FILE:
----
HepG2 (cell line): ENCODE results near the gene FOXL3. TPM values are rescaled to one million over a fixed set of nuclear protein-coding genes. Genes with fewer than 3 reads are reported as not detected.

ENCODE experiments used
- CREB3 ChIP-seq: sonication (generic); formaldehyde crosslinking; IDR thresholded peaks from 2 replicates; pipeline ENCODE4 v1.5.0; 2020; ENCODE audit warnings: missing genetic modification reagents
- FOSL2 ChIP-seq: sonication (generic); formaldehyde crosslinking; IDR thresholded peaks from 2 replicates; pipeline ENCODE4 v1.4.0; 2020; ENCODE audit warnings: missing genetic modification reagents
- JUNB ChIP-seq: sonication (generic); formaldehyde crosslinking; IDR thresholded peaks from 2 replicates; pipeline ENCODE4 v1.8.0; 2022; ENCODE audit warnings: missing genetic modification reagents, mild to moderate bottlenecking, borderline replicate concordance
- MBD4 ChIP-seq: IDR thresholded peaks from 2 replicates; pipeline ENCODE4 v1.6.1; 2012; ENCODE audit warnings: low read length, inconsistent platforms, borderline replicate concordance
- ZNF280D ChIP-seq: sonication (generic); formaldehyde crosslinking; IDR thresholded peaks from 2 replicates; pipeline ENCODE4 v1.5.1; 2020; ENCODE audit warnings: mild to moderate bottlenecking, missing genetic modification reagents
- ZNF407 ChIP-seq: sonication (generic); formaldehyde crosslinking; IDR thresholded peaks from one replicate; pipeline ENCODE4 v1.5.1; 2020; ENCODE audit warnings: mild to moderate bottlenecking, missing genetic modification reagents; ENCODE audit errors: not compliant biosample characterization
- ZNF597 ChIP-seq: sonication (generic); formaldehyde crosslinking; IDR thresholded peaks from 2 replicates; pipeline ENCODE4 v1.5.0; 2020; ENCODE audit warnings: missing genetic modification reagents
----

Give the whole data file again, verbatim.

HepG2 (cell line): ENCODE results near the gene FOXL3. TPM values are rescaled to one million over a fixed set of nuclear protein-coding genes. Genes with fewer than 3 reads are reported as not detected.

ENCODE experiments used
- CREB3 ChIP-seq: sonication (generic); formaldehyde crosslinking; IDR thresholded peaks from 2 replicates; pipeline ENCODE4 v1.5.0; 2020; ENCODE audit warnings: missing genetic modification reagents
- FOSL2 ChIP-seq: sonication (generic); formaldehyde crosslinking; IDR thresholded peaks from 2 replicates; pipeline ENCODE4 v1.4.0; 2020; ENCODE audit warnings: missing genetic modification reagents
- JUNB ChIP-seq: sonication (generic); formaldehyde crosslinking; IDR thresholded peaks from 2 replicates; pipeline ENCODE4 v1.8.0; 2022; ENCODE audit warnings: missing genetic modification reagents, mild to moderate bottlenecking, borderline replicate concordance
- MBD4 ChIP-seq: IDR thresholded peaks from 2 replicates; pipeline ENCODE4 v1.6.1; 2012; ENCODE audit warnings: low read length, inconsistent platforms, borderline replicate concordance
- ZNF280D ChIP-seq: sonication (generic); formaldehyde crosslinking; IDR thresholded peaks from 2 replicates; pipeline ENCODE4 v1.5.1; 2020; ENCODE audit warnings: mild to moderate bottlenecking, missing genetic modification reagents
- ZNF407 ChIP-seq: sonication (generic); formaldehyde crosslinking; IDR thresholded peaks from one replicate; pipeline ENCODE4 v1.5.1; 2020; ENCODE audit warnings: mild to moderate bottlenecking, missing genetic modification reagents; ENCODE audit errors: not compliant biosample characterization
- ZNF597 ChIP-seq: sonication (generic); formaldehyde crosslinking; IDR thresholded peaks from 2 replicates; pipeline ENCODE4 v1.5.0; 2020; ENCODE audit warnings: missing genetic modification reagents